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Building new blood vessels can stop strokes

A new way of regenerating blood vessels could help prevent heart attacks and strokes, scientists believe.

The strategy involves activating supporting cells which play a key role in the construction of blood vessel walls.

Scientists used a natural chemical called fibroblast growth factor 9 (FGF9) to stimulate the support cells in mice.

"FGF9 seemed to 'awaken' the supporting cells and stimulated their wrapping around the otherwise fragile blood vessel wall," said Canadian researcher Matthew Frontini, from the University of Western Ontario.

Heart attacks and certain kinds of strokes occur when clogged arteries leave tissue starved of blood and oxygen.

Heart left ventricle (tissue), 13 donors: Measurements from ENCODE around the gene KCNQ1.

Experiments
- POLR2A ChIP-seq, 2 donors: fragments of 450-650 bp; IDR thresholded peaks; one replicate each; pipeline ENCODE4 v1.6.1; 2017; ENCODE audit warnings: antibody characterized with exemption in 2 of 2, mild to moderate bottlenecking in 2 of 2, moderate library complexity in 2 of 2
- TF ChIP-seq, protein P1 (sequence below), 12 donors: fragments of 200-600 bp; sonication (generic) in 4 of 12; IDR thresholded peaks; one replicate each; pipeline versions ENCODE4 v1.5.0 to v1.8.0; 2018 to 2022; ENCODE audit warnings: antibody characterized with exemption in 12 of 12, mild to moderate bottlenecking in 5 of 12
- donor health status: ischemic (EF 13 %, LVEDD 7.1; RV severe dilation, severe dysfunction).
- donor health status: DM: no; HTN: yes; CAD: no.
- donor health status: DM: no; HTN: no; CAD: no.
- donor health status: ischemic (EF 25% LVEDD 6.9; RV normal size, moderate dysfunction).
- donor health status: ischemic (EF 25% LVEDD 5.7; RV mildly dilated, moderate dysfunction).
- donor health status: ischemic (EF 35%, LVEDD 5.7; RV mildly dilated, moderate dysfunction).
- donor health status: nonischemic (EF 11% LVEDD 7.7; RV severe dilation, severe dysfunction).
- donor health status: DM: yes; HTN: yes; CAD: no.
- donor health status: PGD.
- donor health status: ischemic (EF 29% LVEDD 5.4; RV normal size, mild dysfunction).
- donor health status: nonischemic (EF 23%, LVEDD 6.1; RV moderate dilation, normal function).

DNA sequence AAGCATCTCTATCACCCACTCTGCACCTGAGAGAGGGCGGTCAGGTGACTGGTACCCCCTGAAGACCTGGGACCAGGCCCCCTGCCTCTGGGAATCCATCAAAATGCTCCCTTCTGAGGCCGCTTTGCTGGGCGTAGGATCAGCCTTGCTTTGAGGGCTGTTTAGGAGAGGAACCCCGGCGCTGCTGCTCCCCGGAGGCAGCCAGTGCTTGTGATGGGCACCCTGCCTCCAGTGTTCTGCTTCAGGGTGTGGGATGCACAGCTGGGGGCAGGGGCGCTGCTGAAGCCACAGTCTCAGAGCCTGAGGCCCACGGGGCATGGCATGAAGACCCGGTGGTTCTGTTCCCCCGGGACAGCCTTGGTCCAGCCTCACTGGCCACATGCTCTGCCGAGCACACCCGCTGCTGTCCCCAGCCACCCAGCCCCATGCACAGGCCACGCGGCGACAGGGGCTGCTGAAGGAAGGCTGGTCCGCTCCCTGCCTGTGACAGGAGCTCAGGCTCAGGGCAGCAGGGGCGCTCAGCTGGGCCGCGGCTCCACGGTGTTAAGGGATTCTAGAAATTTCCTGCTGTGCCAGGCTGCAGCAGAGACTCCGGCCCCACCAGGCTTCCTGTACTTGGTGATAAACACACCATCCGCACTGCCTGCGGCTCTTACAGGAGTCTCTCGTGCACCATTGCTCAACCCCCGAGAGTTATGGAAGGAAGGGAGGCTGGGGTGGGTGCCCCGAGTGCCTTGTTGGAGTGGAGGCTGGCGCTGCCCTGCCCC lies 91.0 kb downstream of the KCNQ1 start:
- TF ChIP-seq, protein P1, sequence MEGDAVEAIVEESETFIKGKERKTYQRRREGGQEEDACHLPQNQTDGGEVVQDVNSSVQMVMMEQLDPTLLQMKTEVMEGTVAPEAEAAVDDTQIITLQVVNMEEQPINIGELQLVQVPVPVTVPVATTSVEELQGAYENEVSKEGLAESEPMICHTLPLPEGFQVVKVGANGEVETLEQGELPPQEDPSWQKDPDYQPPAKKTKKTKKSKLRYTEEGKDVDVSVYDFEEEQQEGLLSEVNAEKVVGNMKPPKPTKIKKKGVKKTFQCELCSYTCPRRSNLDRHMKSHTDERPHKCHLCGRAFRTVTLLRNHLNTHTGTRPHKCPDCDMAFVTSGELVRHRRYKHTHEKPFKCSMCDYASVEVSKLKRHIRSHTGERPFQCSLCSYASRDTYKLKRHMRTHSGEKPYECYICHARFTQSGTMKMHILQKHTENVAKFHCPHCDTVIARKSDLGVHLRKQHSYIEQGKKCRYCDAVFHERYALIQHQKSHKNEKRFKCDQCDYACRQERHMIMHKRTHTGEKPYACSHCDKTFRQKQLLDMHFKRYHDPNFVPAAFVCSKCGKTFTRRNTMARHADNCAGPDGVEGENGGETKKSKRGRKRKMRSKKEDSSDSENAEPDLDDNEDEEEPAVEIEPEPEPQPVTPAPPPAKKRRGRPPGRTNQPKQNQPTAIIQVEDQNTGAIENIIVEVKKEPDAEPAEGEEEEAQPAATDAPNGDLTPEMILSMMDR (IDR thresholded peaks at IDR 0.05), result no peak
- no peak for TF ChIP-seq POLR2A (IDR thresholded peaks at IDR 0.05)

The new approach involves helping the body to build new blood vessels to nourish the heart and brain.


Previous attempts at blood vessel regeneration, or "therapeutic angiogenesis" have focused on the endothelial cells that line artery walls rather than the support cells.

But they have met with poor success, generating new blood vessels that did not last long or function well.

The research is reported online today in the journal Nature Biotechnology.

"Heart attacks and strokes are leading causes of death and disability," said co-author Professor Geoffrey Pickering, also from the University of Western Ontario.

"Coronary bypass surgery and stenting are important treatments but are not suitable for many individuals.

"Because of this, there has been considerable interest in recent years in developing biological strategies that promote the regeneration of a patient's own blood vessels."